Zitmo evolving into a botnet says Fortinet
By Digital News Asia October 11, 2012
- Surge detected in Android-based mobile adware in last three months
- New evidence suggests mobile banking Trojan, Zitmo is evolving into a botnet
NEW evidence suggests that the Zitmo (Zeus-in-the-Mobile) mobile banking Trojan is evolving into a botnet.
Zitmo is the notorious mobile component of the Zeus banking Trojan that circumvents two-factor authentication by intercepting SMS confirmation codes to access bank accounts.
According to a new threat landscape research report by network security firm Fortinet, researchers have discovered that Zitmo has evolved into a more complex threat, with new versions recently released for Android and Blackberry.
The new versions for Android and Blackberry have now added botnet-like features, such as enabling cybercriminals to control the Trojan via SMS commands.
“The new version of Zitmo may already be in the wild in Asia and Europe. While we’re detecting only a few instances of the malware in those regions, it’s leading us to believe the code is currently being tested by its authors or deployed for very specific, targeted attacks,” said Guillaume Lovet, senior manager of Fortinet's FortiGuard Labs Threat Response Team.
According to Fortinet, as more local banks and online merchants roll out two-factor authentication − usually through the use of an SMS code to bring the second authentication factor and confirm a transaction − Android and Blackberry users should be mindful anytime their financial institution asks them to install software onto their computing device, as this is something banks rarely if ever request from their customers.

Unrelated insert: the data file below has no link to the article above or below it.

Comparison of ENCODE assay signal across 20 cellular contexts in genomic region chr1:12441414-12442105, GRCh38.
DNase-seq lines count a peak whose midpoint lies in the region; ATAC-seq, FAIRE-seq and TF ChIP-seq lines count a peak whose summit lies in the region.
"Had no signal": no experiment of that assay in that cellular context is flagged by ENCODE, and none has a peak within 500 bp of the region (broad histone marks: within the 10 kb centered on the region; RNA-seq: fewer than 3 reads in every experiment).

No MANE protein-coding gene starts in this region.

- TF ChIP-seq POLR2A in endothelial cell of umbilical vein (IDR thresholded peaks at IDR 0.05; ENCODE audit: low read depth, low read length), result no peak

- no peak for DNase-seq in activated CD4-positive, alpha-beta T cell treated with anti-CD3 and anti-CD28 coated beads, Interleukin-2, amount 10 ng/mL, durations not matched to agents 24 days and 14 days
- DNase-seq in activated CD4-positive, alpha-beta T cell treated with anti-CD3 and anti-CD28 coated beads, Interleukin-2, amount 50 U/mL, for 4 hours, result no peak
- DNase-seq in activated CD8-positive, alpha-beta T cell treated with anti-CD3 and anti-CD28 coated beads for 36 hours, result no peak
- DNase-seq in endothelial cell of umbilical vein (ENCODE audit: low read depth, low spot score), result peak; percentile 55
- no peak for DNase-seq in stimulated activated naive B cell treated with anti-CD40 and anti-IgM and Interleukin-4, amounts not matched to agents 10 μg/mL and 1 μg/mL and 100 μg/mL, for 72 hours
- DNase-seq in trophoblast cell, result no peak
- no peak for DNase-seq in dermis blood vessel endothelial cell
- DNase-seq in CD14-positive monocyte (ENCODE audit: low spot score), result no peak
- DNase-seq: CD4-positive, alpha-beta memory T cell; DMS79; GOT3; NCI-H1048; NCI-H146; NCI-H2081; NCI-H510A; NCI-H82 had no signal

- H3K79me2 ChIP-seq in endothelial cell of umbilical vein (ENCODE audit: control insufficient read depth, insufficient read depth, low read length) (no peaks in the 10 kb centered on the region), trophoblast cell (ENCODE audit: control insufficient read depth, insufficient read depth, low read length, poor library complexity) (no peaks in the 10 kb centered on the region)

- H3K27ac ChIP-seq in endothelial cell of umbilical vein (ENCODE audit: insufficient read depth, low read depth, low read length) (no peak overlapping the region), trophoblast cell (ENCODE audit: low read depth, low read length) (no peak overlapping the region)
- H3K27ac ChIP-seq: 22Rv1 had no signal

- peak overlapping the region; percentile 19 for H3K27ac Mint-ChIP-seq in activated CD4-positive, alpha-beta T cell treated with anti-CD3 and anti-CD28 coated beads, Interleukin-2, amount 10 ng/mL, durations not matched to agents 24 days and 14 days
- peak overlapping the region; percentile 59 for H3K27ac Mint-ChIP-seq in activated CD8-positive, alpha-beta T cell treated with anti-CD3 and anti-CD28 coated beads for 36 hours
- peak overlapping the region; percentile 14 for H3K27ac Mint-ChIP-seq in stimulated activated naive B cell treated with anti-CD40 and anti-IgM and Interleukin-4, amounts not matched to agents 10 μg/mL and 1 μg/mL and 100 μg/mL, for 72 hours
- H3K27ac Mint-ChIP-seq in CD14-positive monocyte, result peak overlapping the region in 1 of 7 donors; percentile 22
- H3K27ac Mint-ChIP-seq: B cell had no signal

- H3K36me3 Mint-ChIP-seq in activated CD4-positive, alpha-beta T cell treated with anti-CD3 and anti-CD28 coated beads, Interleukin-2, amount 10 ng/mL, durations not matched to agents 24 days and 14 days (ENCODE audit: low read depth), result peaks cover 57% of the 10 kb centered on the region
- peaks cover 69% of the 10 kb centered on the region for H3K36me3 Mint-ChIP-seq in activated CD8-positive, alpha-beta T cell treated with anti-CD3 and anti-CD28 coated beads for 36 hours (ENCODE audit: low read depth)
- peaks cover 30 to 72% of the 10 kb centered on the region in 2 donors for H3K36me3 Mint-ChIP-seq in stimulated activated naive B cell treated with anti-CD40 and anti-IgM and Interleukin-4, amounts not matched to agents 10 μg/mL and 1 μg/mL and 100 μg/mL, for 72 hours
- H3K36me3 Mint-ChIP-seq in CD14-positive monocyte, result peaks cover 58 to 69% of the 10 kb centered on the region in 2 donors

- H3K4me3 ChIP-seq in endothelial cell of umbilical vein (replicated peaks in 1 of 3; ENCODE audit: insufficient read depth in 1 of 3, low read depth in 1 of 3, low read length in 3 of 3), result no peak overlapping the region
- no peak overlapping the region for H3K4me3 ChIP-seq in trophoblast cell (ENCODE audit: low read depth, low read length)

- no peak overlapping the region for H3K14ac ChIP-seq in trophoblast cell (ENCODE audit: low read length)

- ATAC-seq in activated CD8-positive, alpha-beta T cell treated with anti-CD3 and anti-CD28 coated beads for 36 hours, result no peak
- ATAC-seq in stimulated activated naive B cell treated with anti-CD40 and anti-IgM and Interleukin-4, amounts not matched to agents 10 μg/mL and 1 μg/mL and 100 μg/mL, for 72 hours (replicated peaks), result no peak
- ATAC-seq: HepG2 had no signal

The same research report also revealed that a surge was detected in Android-based mobile adware with a volume of activity comparable to Netsky.PP, one of the most prolific spam generators encountered in Internet history.
Lovet said the surge in Android adware can most likely be attributed to users installing on their mobile devices legitimate applications that contain the embedded adware code.
“It suggests that someone or some group is making money, most likely from rogue advertising affiliate programs,” he added.
According to Fortinet, these types of applications require too many unnecessary rights for a normal application, indicating it has a hidden agenda.
Such data request includes permission to access parts of the device that are irrelevant to the application, to get access to the device’s browser history, bookmarks contact data, phone logs and identity as well as system log files.
Two adware variants Android/NewyearL and Android/Plankton were detected by close to 1% of all FortiGuard monitoring systems in the APAC and EMEA regions and 4% in the Americas.
These two adware variants cover various applications that embed a common toolset for unwanted advertisements displayed on the mobile’s status bar, user tracking through their International Mobile Equipment Identity (IMEI) number and dropping of icons on the device’s desktop.